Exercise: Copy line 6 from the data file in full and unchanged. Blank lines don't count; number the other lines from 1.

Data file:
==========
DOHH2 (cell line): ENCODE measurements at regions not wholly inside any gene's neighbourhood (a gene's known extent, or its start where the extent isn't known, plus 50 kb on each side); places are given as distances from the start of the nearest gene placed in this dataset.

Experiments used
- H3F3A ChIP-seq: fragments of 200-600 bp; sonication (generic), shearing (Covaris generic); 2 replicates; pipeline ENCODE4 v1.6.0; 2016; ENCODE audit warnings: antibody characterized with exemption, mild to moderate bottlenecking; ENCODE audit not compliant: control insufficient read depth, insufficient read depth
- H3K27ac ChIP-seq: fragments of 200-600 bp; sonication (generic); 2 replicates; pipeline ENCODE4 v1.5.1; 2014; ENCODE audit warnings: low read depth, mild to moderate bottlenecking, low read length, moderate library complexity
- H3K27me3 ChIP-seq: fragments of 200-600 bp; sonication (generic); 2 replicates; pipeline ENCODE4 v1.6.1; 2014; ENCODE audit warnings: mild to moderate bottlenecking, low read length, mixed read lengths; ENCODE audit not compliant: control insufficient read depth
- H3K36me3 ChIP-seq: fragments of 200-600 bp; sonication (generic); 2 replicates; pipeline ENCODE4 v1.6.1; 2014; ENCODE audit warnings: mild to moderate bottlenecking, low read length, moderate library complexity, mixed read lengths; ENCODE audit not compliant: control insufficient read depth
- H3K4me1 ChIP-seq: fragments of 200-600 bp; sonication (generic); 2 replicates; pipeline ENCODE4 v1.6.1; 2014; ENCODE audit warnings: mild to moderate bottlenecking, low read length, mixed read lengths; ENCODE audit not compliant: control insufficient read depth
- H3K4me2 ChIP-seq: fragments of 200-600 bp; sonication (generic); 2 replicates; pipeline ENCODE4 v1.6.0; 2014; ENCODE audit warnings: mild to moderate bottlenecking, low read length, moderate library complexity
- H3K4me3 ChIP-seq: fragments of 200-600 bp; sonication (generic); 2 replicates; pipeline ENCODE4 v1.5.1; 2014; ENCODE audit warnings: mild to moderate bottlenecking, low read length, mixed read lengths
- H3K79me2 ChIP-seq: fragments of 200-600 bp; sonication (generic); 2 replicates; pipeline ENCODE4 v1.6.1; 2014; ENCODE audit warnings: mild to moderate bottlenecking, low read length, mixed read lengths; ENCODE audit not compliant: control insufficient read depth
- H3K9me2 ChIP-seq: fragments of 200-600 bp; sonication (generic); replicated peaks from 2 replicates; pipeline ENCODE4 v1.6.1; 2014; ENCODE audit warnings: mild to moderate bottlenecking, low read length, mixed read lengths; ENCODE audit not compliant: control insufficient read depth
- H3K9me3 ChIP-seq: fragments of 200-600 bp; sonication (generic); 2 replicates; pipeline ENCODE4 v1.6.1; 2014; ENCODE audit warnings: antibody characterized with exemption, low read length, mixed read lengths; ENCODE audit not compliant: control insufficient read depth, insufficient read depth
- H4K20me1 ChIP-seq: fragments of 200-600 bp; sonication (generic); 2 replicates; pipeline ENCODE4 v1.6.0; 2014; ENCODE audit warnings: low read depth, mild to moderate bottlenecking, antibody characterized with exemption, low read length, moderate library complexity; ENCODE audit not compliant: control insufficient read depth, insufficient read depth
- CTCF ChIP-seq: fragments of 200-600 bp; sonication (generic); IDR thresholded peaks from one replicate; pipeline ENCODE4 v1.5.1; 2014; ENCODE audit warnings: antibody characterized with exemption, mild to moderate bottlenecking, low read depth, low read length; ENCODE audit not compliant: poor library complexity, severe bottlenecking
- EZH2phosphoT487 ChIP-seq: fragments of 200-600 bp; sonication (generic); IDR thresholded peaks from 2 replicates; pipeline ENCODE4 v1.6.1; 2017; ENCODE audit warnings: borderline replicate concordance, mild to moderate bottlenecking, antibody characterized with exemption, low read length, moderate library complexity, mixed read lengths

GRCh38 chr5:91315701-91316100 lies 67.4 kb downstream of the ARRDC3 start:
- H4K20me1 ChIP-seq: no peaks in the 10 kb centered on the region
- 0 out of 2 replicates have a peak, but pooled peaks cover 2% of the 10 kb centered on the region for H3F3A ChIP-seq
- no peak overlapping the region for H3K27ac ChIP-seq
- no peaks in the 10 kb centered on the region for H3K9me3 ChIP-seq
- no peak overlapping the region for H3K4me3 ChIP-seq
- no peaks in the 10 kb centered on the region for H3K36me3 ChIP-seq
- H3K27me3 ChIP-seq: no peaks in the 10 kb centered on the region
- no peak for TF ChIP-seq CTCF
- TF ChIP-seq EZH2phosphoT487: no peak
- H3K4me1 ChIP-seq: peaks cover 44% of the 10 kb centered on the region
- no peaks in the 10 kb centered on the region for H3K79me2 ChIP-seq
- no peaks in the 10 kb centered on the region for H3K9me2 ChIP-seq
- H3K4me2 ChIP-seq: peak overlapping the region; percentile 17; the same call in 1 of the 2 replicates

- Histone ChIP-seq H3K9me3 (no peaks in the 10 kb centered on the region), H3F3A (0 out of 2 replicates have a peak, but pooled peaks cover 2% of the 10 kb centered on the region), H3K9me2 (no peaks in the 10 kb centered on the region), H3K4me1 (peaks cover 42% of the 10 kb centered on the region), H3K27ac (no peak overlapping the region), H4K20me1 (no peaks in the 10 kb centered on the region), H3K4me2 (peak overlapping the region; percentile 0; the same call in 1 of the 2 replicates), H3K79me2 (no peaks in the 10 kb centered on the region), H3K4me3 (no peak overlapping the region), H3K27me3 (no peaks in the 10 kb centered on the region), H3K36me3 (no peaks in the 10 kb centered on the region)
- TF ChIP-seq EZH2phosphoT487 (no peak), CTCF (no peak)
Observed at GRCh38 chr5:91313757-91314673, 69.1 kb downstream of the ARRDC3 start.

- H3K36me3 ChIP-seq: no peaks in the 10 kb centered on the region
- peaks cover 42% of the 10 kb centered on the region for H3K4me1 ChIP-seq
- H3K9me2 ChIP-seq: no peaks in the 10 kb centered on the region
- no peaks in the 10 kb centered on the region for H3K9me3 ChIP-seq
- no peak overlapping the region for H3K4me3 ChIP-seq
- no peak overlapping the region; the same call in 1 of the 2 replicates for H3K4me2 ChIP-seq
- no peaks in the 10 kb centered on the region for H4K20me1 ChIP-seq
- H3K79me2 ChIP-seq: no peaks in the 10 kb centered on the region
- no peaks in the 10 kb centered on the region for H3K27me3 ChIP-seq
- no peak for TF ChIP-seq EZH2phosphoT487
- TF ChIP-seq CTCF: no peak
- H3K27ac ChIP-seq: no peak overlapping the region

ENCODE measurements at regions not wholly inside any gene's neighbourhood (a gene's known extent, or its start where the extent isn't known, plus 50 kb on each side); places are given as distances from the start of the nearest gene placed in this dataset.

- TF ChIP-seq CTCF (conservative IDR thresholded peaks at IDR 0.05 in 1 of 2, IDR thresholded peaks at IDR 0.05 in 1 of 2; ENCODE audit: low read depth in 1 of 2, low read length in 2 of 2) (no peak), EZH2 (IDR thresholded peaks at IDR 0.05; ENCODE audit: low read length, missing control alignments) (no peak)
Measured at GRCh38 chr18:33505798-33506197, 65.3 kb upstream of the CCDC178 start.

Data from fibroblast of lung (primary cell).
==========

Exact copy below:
- H3K36me3 ChIP-seq: fragments of 200-600 bp; sonication (generic); 2 replicates; pipeline ENCODE4 v1.6.1; 2014; ENCODE audit warnings: mild to moderate bottlenecking, low read length, moderate library complexity, mixed read lengths; ENCODE audit not compliant: control insufficient read depth